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Everything You Need to Know About California SB 1343 Training Requirements

Former California governor Jerry Brown signed a new law in 2018, regarding sexual harassment prevention training, introducing Senate Bill 1343 or California SB 1343 training requirements that certain employers must follow. Because sexual harassment and discrimination in the workplace are unwelcomed, the California Department of Fair Employment and Housing (DFEH) strictly enforces the new sexual harassment training and education requirements.

If an employer fails to meet the requirements set forth by Fair Employment and Housing Act (FEHA), then the employer can face non-compliance fees from the California Department of Fair Employment and Housing.
Below, we will review the new requirements and how to fully comply so that you can avoid facing penalties from the state department.

If you want to comply with these regulations without spending all the time to figure it out, then EasyLlama can help you. EasyLlama is an online training and education program that offers sexual harassment training California courses to comply with the SB 1343 law. 

What is the Fair Employment and Housing Act's SB 1343?

California Senate Bill 1343 (SB 1343) is an amendment to Section 12950 and Section 12950.1 of the Government Code relating to workplace harassment and discrimination in employment. Passed in 2018, the new law made changes to the sexual harassment prevention training requirements. The new law SB 1343 requires California employers who employ five or more employees, including temporary employees and seasonal employees, to provide at least two hours of sexual harassment prevention training to all supervisory employees and at least one hour to nonsupervisory employees. By January 1st, 2021, employees must fully be trained in order to meet the California sexual harassment deadline.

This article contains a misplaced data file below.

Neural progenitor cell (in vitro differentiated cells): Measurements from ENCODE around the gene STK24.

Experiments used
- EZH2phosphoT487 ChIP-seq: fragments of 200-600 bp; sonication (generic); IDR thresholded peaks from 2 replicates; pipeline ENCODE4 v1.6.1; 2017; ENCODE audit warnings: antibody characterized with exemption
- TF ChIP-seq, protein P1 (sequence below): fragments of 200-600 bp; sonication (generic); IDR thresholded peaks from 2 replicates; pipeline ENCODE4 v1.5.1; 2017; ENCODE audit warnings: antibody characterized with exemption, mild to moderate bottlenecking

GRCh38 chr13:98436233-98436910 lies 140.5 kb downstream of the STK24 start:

What Changes Were Made to AB 1825?

SB 1343 changes the previous rules set by the preexisting California AB 1825 sexual harassment training requirements. AB 1825 made California employers required to provide sexual harassment training and education to his or her supervisors if they employed or regularly received services from fifty or more persons. The bill ordered supervisors to complete a sexual harassment prevention training program at least two hours long within six months of their hire date or within six months of getting that supervisor position. The bill required these employees to complete the training every two years after their last completion date.

Adding on to AB 2053

SB 1343 also builds on AB 2053 which was added to Section 12950.1 in 2014. The AB 2053 sexual harassment training requirements made changes to include the prevention of abusive conduct to the Government Code. It defined abusive conduct as verbal abuse, derogatory marks, insults, and hostile or offensive verbal and physical conduct.

The new SB 1343 adds to AB 2053 by also requiring non-supervisory employees to complete the harassment and abusive conduct training along with the supervisors. Non-supervisory employees needed to finish one hour of sexual harassment education and training in less than six months of their hire date. Afterward, the employee was required to complete the training courses every two years from their last completion date.

New Changes to the Existing Law

A new change that SB 1343 brought to Section 12950 and Section 12950.1 was that any temporary employee that an employer hires is required to complete the training too. An employer must provide sexual harassment training to any seasonal or temporary employee that is hired to work for less than six months. California SB 1343 requires that an employer must provide the training to employees within 30 calendar days after the hire date or within 100 hours worked, whichever comes first.